When Heather McNamara, 11, wakes up each morning, she thinks about all the things she might do that day: school, swimming, soccer or shopping.
A few years ago, it was different. “I didn’t know if I was going to wake up,” she said.
At the time, Heather, then 7, was preparing for surgery at New York-Presbyterian Hospital for a malignant inflammatory myofibroblastic tumor that had afflicted her for years. Thankfully, the procedure ultimately succeeded in removing the tumor and restoring Heather to health.
“It was like a miracle,” said her mother, Tina McNamara, after recounting the years of struggle, fear and frustration that she and her husband, Joe, a member of Rev. James V. Rogan Council 1816 in Central Islip, N.Y., endured as they watched their daughter suffer.
Since then, Heather and her family, members of St. Peter the Apostle Church in Islip Terrace, have made a point of showing their gratitude to both God and the hospital. Heather has appeared in television ads for New York-Presbyterian and has gone back to visit and encourage other patients, especially children.
The family has also been actively involved in their parish and community, doing things such as organizing blood drives, raising money for juvenile diabetes research and visiting an area soup kitchen. And they plan to do more.
HOPE FOR A CURE
Heather’s health trials started at age 4 when she began experiencing severe stomach distress and vomiting. Doctors were at a loss to diagnose the problem, and some even expressed doubt that the symptoms described by the family were real.
Eventually, physicians found a tumor when they were preparing Heather for a feeding tube. A seemingly successful surgery to remove the growth followed. Six months later, however, the tumor returned. In addition to the physical pain, Heather became bloated, leading to her being teased by some of her peers. Eventually, she needed a wheelchair.
For close to a year, the McNamaras searched for a hospital that could help Heather, contacting several institutions that were well known for treating children with cancer. “But nobody would touch me,” Heather said. “I didn’t really understand. I just knew I was sick.”
The McNamaras found hope after learning that Miami Children’s Hospital could perform a multi-visceral transplant, a procedure by which the patient’s organs are removed and replaced with healthy organs.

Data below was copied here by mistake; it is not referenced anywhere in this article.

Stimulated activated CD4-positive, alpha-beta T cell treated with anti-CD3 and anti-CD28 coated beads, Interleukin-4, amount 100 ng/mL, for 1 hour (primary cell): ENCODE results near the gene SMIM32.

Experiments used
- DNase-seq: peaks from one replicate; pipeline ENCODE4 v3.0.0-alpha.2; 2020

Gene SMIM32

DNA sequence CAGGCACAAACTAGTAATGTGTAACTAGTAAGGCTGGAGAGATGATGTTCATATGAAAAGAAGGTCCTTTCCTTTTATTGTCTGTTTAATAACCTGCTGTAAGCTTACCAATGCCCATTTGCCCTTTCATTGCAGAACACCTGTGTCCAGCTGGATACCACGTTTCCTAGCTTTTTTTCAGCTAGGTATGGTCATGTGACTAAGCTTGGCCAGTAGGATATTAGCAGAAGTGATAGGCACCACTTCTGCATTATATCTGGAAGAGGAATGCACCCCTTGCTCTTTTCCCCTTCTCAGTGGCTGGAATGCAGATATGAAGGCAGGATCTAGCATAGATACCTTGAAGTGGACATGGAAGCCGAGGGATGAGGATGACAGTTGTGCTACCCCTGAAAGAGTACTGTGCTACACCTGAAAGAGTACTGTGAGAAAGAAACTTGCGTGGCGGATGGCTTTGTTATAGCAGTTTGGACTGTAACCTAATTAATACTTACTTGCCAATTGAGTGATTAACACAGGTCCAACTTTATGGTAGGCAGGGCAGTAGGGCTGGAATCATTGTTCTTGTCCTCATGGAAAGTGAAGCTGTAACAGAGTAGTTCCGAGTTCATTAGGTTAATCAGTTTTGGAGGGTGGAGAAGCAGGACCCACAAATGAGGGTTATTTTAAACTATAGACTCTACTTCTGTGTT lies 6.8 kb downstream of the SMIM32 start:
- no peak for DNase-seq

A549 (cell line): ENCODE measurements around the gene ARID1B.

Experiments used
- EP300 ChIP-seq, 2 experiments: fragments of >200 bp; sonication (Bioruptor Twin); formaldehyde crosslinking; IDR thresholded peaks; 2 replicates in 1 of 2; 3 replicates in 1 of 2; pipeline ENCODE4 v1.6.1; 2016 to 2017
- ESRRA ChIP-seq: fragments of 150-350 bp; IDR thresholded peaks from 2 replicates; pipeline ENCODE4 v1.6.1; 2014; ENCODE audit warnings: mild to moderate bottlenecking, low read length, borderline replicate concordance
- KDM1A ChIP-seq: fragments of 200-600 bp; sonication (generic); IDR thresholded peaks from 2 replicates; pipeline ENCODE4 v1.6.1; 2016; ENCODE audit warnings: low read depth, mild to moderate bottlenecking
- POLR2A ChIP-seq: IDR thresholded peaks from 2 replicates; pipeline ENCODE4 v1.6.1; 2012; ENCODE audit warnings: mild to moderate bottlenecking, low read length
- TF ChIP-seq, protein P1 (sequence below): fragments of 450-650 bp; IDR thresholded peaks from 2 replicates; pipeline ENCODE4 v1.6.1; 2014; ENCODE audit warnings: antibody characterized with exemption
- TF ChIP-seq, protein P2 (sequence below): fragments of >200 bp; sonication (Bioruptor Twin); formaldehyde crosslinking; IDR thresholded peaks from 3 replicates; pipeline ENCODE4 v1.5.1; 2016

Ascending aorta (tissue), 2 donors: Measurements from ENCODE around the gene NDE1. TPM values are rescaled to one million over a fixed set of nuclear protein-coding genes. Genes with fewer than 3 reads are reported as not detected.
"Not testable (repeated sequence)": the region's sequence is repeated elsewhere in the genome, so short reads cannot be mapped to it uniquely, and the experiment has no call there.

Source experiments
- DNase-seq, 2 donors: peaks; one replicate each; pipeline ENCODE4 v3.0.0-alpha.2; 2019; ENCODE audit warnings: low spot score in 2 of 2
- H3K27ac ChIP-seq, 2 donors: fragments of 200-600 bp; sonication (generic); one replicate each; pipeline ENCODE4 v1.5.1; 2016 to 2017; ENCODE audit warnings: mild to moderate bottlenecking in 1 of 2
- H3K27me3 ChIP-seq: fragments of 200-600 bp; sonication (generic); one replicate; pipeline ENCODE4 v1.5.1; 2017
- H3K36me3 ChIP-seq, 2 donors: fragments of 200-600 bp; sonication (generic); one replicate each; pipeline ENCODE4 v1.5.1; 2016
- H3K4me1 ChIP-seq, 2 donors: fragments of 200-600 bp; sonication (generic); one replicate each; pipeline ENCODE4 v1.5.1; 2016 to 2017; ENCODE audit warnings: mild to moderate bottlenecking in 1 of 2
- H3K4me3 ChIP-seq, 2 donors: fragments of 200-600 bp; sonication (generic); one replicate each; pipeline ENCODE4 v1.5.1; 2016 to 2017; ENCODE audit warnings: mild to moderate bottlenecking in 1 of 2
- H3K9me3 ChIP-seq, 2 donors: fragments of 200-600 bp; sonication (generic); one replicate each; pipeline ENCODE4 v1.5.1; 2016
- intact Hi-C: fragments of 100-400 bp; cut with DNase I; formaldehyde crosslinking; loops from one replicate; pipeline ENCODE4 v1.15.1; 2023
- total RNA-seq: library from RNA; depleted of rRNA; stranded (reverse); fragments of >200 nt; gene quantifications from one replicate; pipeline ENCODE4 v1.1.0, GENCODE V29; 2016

At first, there was difficulty getting to Florida, but the Make-A-Wish Foundation contacted the family to offer assistance. The organization sent the McNamaras on a trip to Disney World; from there they went to Miami.
Initially, everything appeared hopeful. According to Tina, the hospital treated Heather, carefully providing nutrition to ensure that she would be ready for surgery. She was no longer bloated or in need of a wheelchair. Yet as the preparatory phase came to a close, the hospital announced that it could not perform the surgery after all. The expense involved, the difficulty of obtaining so many donated organs and the risk of the tumor returning again were too great.
“It was crushing,” Tina said.
The family returned to Long Island, and a staff member at Miami Children’s referred them to New York-based Dr. Tomoaki Kato.
After examining Heather, Dr. Kato concluded that he could remove the tumor as well as her spleen, stomach, pancreas, gall bladder and appendix, and that she could survive without having to replace those organs with transplants.
When the family was told that Heather would need a new liver, her father prepared to donate part of his own.
“That was brutal,” recalled Joe, “but I was willing to do it.”
As it turned out, Dr. Kato was able to save Heather’s liver without a transplant. Still, the surgery was grueling, lasting almost 24 hours. Meanwhile, the family prayed.
“Until that time, I really didn’t pray,” Joe said, “but I prayed that day. I told God I would be a better person. I’d do whatever it takes.”
The McNamaras were not the only ones praying for Heather. “We had so many people praying: Catholics, Protestants, Jews, Jehovah Witnesses. We’re talking about thousands of people,” Tina said.